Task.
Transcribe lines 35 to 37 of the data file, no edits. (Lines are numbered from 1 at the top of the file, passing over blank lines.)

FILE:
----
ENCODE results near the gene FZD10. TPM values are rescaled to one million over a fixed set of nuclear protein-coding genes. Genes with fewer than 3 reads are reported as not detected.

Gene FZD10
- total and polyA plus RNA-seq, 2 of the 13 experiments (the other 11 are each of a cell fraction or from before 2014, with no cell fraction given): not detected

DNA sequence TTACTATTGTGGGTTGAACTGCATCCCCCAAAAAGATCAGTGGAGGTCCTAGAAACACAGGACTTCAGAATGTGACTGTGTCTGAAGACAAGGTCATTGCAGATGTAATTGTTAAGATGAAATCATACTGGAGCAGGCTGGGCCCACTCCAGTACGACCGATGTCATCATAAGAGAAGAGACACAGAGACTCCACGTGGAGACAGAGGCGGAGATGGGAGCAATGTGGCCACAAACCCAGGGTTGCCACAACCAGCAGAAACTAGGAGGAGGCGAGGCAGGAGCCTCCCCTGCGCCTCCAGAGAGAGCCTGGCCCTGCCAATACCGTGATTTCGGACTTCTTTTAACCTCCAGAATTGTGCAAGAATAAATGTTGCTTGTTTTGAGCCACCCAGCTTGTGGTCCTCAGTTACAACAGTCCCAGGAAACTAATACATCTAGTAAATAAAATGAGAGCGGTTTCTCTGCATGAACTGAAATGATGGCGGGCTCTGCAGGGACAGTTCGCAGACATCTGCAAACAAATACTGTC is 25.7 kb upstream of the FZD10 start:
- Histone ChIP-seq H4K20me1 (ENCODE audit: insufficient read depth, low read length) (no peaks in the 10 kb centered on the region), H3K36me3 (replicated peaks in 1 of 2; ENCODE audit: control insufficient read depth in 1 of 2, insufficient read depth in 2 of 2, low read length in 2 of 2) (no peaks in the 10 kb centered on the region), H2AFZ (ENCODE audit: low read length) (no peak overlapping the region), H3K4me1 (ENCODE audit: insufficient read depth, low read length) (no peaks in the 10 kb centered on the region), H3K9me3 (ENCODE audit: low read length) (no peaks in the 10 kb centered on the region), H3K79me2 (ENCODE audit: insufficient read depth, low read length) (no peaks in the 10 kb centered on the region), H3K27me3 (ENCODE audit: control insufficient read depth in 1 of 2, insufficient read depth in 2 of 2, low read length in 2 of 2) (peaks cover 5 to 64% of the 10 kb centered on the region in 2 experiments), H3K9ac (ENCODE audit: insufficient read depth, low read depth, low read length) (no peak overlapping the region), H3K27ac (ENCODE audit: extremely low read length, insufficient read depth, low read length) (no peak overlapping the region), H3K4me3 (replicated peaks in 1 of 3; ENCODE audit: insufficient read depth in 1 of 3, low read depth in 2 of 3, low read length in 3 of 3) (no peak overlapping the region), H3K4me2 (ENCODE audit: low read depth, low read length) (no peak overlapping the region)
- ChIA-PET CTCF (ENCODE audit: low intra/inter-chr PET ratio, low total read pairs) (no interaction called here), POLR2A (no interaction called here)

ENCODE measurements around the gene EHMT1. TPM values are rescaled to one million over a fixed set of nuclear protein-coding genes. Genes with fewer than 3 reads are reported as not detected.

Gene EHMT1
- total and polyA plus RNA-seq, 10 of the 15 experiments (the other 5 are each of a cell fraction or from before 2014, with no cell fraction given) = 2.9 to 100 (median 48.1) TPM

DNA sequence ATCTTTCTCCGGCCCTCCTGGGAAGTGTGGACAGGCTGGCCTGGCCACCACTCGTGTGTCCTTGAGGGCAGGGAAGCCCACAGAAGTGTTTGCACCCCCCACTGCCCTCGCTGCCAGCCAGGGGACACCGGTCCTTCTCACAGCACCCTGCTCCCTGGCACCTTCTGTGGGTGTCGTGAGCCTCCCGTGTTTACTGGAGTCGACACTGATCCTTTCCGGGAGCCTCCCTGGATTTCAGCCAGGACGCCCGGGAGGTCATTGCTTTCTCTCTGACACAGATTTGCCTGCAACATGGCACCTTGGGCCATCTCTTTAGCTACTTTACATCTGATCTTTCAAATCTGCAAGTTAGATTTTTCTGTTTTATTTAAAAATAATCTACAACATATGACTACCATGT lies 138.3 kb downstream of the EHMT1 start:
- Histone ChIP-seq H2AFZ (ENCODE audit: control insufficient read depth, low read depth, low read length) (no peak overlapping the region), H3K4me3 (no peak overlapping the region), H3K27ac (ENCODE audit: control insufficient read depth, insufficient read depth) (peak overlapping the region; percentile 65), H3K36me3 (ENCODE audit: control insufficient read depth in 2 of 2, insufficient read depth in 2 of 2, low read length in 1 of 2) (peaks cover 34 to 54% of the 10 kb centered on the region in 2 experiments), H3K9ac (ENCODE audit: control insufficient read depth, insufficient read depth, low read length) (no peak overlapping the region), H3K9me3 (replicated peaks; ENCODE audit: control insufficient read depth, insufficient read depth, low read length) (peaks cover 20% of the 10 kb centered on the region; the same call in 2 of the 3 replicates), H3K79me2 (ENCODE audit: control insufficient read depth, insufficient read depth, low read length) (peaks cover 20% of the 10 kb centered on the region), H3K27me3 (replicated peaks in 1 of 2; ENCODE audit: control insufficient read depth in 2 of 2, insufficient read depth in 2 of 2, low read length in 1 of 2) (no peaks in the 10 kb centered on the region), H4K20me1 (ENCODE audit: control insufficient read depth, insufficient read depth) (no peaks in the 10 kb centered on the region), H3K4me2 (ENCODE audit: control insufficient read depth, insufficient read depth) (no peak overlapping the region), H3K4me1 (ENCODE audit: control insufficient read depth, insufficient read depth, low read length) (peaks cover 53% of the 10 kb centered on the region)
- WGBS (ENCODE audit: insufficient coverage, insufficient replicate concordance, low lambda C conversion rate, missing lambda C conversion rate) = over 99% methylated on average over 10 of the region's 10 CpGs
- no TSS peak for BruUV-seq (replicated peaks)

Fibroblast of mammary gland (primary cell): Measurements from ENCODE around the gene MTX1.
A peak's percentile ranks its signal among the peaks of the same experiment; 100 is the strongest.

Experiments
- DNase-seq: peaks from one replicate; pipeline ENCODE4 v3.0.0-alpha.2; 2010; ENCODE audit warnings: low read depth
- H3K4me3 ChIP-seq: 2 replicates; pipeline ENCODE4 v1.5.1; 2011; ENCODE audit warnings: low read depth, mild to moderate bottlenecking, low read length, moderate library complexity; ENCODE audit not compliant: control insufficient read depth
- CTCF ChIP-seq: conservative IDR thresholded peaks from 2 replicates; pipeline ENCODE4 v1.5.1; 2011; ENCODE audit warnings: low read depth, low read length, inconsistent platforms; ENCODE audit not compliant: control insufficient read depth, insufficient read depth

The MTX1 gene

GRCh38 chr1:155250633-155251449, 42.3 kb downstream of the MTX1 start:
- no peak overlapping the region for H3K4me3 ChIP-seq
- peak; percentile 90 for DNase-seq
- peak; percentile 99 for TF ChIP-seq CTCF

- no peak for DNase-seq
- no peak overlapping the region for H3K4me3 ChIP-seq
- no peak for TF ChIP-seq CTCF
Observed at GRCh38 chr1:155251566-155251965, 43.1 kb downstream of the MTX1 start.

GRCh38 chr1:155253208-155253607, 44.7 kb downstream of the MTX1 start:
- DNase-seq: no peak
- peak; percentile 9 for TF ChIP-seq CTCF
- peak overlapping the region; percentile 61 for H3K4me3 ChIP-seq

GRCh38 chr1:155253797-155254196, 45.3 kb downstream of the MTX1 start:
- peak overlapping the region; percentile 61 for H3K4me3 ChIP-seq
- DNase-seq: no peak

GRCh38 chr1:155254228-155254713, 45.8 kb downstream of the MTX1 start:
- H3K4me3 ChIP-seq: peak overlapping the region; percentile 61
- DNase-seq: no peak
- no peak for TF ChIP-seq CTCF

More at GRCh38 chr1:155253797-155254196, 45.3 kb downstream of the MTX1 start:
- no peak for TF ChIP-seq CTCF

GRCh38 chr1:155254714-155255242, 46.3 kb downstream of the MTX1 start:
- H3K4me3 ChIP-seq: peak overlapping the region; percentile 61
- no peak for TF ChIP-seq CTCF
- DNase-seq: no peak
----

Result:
- DNase-seq: no peak

GRCh38 chr1:155254228-155254713, 45.8 kb downstream of the MTX1 start:
- H3K4me3 ChIP-seq: peak overlapping the region; percentile 61